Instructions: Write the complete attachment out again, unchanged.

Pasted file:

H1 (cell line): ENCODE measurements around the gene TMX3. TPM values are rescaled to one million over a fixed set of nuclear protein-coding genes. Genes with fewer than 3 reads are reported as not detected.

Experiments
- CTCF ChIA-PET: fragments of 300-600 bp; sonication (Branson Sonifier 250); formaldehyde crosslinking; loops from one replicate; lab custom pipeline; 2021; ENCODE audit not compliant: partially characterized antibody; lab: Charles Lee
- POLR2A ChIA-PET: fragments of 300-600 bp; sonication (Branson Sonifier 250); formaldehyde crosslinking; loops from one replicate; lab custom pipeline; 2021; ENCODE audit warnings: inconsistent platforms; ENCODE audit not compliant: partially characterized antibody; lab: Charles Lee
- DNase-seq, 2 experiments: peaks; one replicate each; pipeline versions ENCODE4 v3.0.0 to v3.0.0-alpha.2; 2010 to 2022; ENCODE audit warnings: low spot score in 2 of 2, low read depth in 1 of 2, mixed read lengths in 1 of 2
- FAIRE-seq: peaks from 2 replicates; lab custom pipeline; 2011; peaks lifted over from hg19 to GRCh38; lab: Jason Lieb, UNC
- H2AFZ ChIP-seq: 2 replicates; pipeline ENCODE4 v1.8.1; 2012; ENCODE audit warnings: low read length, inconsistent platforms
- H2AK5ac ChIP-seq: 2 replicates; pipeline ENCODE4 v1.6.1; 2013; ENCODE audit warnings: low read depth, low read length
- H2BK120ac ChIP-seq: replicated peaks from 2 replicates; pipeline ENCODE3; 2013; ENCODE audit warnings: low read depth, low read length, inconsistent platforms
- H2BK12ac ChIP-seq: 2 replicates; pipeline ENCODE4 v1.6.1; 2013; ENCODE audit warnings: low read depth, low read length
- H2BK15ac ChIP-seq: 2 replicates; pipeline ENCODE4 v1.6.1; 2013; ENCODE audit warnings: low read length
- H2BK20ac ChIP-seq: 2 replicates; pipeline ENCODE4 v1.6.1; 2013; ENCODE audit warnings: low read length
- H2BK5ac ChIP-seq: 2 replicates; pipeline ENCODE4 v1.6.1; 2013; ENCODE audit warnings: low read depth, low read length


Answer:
H1 (cell line): ENCODE measurements around the gene TMX3. TPM values are rescaled to one million over a fixed set of nuclear protein-coding genes. Genes with fewer than 3 reads are reported as not detected.

Experiments
- CTCF ChIA-PET: fragments of 300-600 bp; sonication (Branson Sonifier 250); formaldehyde crosslinking; loops from one replicate; lab custom pipeline; 2021; ENCODE audit not compliant: partially characterized antibody; lab: Charles Lee
- POLR2A ChIA-PET: fragments of 300-600 bp; sonication (Branson Sonifier 250); formaldehyde crosslinking; loops from one replicate; lab custom pipeline; 2021; ENCODE audit warnings: inconsistent platforms; ENCODE audit not compliant: partially characterized antibody; lab: Charles Lee
- DNase-seq, 2 experiments: peaks; one replicate each; pipeline versions ENCODE4 v3.0.0 to v3.0.0-alpha.2; 2010 to 2022; ENCODE audit warnings: low spot score in 2 of 2, low read depth in 1 of 2, mixed read lengths in 1 of 2
- FAIRE-seq: peaks from 2 replicates; lab custom pipeline; 2011; peaks lifted over from hg19 to GRCh38; lab: Jason Lieb, UNC
- H2AFZ ChIP-seq: 2 replicates; pipeline ENCODE4 v1.8.1; 2012; ENCODE audit warnings: low read length, inconsistent platforms
- H2AK5ac ChIP-seq: 2 replicates; pipeline ENCODE4 v1.6.1; 2013; ENCODE audit warnings: low read depth, low read length
- H2BK120ac ChIP-seq: replicated peaks from 2 replicates; pipeline ENCODE3; 2013; ENCODE audit warnings: low read depth, low read length, inconsistent platforms
- H2BK12ac ChIP-seq: 2 replicates; pipeline ENCODE4 v1.6.1; 2013; ENCODE audit warnings: low read depth, low read length
- H2BK15ac ChIP-seq: 2 replicates; pipeline ENCODE4 v1.6.1; 2013; ENCODE audit warnings: low read length
- H2BK20ac ChIP-seq: 2 replicates; pipeline ENCODE4 v1.6.1; 2013; ENCODE audit warnings: low read length
- H2BK5ac ChIP-seq: 2 replicates; pipeline ENCODE4 v1.6.1; 2013; ENCODE audit warnings: low read depth, low read length